- Will I be able to witness the sunrise at Machu Picchu?
In truth it is not typical sunrise. As long as you don´t have too much mist or low cloud then you see the first light illuminating Machu Picchu. It is after dawn though as the sun must rise up over the high mountains surrounding Machu Picchu.
- Will I be able to climb Huayna Picchu.
If you are wanting to include an ascent of Huayna Picchu in your visit to Machu Picchu, note that The trail to Huayna Picchu is safe but very vertical and is about an hour and a half round trip beware that there are new regulations since July 2018 and permits have to be bought in advance. If you want us to organise your permit to climb Huayna Picchu and we must have this request in writing and confirmed at the time of your booking indicating you will pay the extra for this permit. Deposit for Huayna Picchu permit is $80 usd . BUT remember, so in case you will book the huaynapicchu mountain, you will lost the tour guiding in Machu Picchu, because our tour guiding starts at 9:00 am and ends at 11:00 am. So the time to climb up Huaynapicchu is at 10:00 am. And you will not able to go to both places at same time.
- How long am I able to stay at Machu Picchu? How I will I get down to Aguas Calientes?
When the Inca trail tour is done, we arrive at the citadel at 8:30 am. After a 30-minute break to use the bathrooms, and eat a snack. It begins with the guided tour at 9:00 am. The complete circuit takes 2hrs approx. Then we will all retire as it is not allowed to stay longer in the archeological site, by rules of protection of the Sanctuary. At 12:00 pm approx. We must get off by bus to the city of Aguas Calientes where you can have lunch, and then take the train back to Aguas Calientes.
- What time will I be back in Cusco?
The train will came back at 14:30 pm, wich arrives to Ollantaytambo train station at 16:20 pm. Then you will be pick up by our private transportation , arriving to Cusco at 18:30 pm, the drop off will be your Hotel adress in Cusco.
BOOKING & RESERVATIONS OF THE INCA TRAIL
- What if i’m Student?
How can I use it to get a discount? The Decentralized Department of Culture of Cusco communicates To be considered as a student, you must carry your university card, and not be older than 25 years. This card must be valid at the date of your trip on the Inca trail. The card must have the following requirements:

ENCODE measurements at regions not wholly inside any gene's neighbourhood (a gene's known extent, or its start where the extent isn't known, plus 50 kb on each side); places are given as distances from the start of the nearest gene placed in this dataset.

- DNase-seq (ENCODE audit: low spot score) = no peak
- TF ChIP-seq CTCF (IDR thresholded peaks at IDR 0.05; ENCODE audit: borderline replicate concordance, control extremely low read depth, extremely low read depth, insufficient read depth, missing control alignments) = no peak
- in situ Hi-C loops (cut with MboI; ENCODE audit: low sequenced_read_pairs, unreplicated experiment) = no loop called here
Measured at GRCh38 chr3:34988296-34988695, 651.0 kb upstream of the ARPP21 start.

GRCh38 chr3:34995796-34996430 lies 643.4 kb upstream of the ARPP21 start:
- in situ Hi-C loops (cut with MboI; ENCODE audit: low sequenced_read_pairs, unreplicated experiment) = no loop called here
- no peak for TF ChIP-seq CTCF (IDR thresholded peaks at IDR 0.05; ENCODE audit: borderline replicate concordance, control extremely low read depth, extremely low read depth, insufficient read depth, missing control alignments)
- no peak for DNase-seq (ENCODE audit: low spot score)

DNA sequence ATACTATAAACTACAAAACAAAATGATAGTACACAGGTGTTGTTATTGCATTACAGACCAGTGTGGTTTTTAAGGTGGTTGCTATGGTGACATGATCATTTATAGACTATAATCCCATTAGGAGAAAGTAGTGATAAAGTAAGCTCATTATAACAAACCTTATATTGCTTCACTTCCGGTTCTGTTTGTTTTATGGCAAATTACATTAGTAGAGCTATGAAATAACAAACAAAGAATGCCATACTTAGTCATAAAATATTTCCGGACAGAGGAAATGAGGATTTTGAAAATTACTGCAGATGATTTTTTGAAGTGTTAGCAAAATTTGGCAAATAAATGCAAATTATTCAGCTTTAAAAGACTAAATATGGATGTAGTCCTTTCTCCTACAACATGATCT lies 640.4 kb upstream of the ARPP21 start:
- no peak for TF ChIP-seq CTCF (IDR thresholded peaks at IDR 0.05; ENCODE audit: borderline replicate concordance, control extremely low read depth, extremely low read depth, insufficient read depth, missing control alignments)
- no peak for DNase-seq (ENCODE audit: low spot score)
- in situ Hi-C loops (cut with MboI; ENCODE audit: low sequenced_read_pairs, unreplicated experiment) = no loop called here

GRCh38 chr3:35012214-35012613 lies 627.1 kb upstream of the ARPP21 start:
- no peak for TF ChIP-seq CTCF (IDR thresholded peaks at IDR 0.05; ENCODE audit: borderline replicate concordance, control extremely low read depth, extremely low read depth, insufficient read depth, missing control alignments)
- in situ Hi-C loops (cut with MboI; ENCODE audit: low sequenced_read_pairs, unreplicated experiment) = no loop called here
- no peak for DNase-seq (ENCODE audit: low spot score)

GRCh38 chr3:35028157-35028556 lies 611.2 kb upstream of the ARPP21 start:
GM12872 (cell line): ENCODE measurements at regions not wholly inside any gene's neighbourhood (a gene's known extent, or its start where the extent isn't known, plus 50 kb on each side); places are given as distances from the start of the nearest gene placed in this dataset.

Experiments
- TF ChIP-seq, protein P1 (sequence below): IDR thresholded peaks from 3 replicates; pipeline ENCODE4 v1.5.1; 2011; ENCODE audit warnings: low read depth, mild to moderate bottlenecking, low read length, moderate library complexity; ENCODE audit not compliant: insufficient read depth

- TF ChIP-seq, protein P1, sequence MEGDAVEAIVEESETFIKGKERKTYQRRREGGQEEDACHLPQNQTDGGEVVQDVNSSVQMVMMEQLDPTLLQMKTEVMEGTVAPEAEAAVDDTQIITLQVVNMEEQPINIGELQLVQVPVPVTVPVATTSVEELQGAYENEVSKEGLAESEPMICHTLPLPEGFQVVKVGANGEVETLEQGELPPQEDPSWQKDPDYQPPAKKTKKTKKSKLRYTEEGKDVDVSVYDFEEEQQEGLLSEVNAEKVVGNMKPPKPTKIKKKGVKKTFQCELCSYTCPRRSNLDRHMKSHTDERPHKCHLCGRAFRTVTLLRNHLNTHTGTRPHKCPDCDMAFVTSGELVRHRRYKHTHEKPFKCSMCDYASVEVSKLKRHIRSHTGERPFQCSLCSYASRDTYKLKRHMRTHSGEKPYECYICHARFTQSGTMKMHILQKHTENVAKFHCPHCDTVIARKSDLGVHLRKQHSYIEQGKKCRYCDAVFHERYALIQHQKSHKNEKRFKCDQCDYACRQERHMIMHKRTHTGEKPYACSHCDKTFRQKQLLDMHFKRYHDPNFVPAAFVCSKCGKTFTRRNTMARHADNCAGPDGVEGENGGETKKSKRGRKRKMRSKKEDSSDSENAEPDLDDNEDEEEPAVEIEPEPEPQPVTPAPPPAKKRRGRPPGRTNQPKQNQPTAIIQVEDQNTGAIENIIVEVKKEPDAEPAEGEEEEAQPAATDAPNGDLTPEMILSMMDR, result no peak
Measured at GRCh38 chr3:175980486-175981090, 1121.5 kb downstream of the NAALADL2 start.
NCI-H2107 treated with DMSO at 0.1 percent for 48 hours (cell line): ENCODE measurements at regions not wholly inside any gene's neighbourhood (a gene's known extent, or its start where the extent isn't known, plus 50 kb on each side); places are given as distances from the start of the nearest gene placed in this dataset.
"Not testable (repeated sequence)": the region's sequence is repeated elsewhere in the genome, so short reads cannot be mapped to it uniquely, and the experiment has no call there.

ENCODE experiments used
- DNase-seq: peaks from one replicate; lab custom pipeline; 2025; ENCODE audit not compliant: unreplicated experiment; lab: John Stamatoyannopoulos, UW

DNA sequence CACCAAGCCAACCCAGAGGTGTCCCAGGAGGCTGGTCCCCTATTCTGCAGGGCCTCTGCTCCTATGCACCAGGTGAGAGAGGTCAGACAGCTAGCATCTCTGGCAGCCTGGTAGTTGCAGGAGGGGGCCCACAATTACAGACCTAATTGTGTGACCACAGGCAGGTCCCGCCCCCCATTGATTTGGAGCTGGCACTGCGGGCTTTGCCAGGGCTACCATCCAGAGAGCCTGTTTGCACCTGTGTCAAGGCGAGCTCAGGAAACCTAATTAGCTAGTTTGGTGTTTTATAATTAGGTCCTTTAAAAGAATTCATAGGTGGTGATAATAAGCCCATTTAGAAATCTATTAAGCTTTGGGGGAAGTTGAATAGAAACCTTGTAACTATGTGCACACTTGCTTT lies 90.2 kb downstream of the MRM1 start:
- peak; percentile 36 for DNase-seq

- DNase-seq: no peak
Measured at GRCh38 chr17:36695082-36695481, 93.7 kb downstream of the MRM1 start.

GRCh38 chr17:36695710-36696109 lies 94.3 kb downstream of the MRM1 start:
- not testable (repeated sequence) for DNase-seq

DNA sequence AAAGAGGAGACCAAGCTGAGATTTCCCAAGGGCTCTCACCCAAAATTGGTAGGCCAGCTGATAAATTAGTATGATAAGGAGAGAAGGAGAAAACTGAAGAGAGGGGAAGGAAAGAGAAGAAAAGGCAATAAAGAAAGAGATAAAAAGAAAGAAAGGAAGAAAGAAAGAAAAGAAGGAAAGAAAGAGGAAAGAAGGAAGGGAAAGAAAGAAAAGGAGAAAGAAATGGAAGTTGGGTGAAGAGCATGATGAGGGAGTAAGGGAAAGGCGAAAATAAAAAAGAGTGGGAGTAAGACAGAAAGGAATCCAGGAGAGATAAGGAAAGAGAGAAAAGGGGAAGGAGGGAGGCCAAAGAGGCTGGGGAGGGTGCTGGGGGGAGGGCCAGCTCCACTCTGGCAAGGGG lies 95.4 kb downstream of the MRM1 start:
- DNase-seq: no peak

- The full name should be appreciated
- The photo of you
- The name of your university
- And the expiration date
THE ISIC CARD IS NO LONGER ACCEPTED FOR ENTRY TO THE MACHUPICCHU ARCHEOLOGICAL PARK . The discount that is offered isn’t a ANDEAN PATH TREK discount, but is actually offered by the Machu Picchu Sanctuary Office. For that reason, it absolutely necessary that we have a scan of your card “in hand” when we go to purchase your permits. If you didn’t send us a copy of it along with the initial booking, then make sure to note on the registration form that you have one and will send the scan as soon as possible so that we know to try and wait before we purchase the permit.
- Am I able to change dates after the initial reservation?
The only time that you can change your dates with no penalty charge is, if we have not purchased your permit yet. Usually we try to purchase the permits, at the most, the same day yo do the reservation for the Inca Trail. If we do not already have your permit you can change your date. If we already have your permit, the penalty to change is US $150 and there must be availability for the date which you want to move to.
- What if do not have my passport right now?
The Park of Machu Picchu requires a valid passport to issued your permit to the trail,best case is to organize your new passport in advance if that is the case. There is the possibility due to the limits of spaces on your requested date to book with your old passport number, them we can do a paperwork to change it.
- Can I pay for the entire tour up front?
Usually we only charge the deposit of your Inca Trail to the card to confirm your booking. The balance is paid on your arrival to Cusco in cash. If you choose to pay with credit card you need to pay 5% commission. The prices of the tours are for cash payment. You can withdraw US $ out of the ATMs, which there are plenty in Cusco.
- ALTITUDE or MOUNTAIN SICKNESS, SOROCHE